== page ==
Related Article: Working Remotely: A Manager's Perspective

Are You Accounting for Emotional Stability?

Apart from an official work from home policy, when dealing with a health crisis and non-optional work conditions, make sure you support your employees in staying motivated, focused, healthy and emotionally balanced, Wieczorek said. "You can do so by maintaining constant communication, running online workshops that help them keep a work-life balance and supply support from mental health specialists," she said.

Keep the Employee Top of Mind

Bottom line? The biggest issue is that companies either don’t have a remote working policy or it doesn’t suit the employee and address actual needs, according to Podnar. They should stop focusing, she said, on only protecting the company’s interests, and legal stance, and create a policy by:

  • Defining a detailed plan for communication and work as it relates to remote workers.
  • Documenting the detailed plan ("that’s your policy," she said).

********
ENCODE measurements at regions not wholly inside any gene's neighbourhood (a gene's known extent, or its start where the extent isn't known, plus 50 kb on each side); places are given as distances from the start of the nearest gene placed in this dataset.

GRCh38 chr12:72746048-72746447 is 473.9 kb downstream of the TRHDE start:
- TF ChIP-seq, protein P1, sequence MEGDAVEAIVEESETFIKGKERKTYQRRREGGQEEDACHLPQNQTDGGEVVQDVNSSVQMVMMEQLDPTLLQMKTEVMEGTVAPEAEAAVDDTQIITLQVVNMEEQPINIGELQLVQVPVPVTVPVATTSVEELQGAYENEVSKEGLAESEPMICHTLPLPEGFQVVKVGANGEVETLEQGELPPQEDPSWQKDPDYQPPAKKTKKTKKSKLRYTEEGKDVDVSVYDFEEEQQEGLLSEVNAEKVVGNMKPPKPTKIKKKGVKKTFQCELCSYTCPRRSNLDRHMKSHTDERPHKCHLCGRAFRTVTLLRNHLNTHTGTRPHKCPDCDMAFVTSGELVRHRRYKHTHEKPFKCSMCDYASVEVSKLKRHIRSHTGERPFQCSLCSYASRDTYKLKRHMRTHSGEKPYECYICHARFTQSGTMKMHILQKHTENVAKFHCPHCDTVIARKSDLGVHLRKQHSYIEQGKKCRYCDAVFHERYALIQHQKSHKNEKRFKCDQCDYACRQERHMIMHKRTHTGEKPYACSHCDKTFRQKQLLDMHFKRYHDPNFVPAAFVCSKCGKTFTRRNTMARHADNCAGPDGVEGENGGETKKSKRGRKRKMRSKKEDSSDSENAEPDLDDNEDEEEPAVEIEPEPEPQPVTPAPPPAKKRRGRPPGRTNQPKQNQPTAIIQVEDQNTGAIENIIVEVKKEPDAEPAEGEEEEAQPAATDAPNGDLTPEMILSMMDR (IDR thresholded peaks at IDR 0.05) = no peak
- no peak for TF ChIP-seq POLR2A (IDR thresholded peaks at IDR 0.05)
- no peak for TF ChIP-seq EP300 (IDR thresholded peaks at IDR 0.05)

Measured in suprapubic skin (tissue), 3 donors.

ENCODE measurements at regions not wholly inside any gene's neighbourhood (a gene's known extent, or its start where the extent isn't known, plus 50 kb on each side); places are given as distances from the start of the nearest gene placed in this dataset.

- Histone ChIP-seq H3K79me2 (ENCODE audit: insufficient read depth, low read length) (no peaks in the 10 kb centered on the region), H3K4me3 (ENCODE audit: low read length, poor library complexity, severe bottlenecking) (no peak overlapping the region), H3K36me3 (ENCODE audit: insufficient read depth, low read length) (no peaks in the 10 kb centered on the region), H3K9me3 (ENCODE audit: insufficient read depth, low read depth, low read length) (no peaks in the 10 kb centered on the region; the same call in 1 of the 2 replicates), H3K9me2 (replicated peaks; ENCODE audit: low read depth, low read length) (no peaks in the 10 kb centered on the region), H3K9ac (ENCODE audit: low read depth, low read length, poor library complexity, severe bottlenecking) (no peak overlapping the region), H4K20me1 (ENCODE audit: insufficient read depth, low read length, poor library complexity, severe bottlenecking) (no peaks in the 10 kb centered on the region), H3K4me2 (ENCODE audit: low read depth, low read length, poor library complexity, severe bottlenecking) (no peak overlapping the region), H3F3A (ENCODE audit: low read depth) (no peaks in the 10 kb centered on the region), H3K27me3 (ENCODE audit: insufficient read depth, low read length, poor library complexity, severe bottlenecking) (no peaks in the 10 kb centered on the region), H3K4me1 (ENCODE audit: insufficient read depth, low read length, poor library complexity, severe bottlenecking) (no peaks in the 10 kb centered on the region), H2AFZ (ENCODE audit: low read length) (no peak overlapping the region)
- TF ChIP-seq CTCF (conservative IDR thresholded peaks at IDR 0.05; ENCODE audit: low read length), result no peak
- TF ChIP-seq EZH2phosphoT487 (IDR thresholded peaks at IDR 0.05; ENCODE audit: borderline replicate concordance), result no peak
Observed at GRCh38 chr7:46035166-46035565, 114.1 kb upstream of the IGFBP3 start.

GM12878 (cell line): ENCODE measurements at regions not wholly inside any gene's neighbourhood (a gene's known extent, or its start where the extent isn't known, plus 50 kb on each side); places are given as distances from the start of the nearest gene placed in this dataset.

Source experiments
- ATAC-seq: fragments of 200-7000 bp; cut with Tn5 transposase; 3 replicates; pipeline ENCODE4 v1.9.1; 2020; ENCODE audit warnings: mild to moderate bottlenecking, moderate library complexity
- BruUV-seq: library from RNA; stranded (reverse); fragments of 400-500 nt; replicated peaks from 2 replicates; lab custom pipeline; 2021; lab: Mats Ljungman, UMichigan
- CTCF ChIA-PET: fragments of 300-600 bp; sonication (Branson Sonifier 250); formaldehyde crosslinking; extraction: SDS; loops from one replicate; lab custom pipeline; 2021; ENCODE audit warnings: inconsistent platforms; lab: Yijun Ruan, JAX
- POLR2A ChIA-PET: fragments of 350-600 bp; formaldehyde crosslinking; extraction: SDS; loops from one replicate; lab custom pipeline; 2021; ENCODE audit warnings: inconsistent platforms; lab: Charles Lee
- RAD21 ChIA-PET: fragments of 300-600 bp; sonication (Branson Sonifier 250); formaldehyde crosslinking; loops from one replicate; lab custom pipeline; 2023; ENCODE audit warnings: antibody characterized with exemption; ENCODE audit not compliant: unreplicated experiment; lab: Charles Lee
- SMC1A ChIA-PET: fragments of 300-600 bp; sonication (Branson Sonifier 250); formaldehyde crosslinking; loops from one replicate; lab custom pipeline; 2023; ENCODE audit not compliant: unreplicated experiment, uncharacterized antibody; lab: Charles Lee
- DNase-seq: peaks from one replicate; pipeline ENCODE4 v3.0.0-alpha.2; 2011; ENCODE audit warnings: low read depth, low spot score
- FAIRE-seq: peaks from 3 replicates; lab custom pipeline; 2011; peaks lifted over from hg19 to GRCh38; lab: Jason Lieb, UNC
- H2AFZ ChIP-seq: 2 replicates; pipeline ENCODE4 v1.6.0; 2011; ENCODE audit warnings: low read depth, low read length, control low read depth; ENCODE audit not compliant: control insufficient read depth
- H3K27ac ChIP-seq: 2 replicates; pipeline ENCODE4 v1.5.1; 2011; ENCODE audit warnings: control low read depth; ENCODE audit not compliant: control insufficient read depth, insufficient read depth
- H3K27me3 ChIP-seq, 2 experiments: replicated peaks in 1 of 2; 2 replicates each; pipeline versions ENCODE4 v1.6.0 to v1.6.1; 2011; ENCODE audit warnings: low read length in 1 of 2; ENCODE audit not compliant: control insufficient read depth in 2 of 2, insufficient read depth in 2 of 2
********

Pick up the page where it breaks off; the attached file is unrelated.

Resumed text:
• Clarifying who the remote work policy applies to. If everyone, thresholds, geographical areas. New Zealand is opening back up well ahead of Massachusetts.
  • Considering Americans with Disabilities Act (ADA) and inclusiveness. What do remote workers need if they have a disability and are they treated fairly like other employees.

"With the worldwide lockdown that happened pretty much overnight, a vast majority of businesses have been muscled into a transition to remote work with hardly any preparation or policies in place," Wieczorek said. "It is going to be a process: learning what works and what doesn't, but there are definitely things you can put in place to make telecommuting work."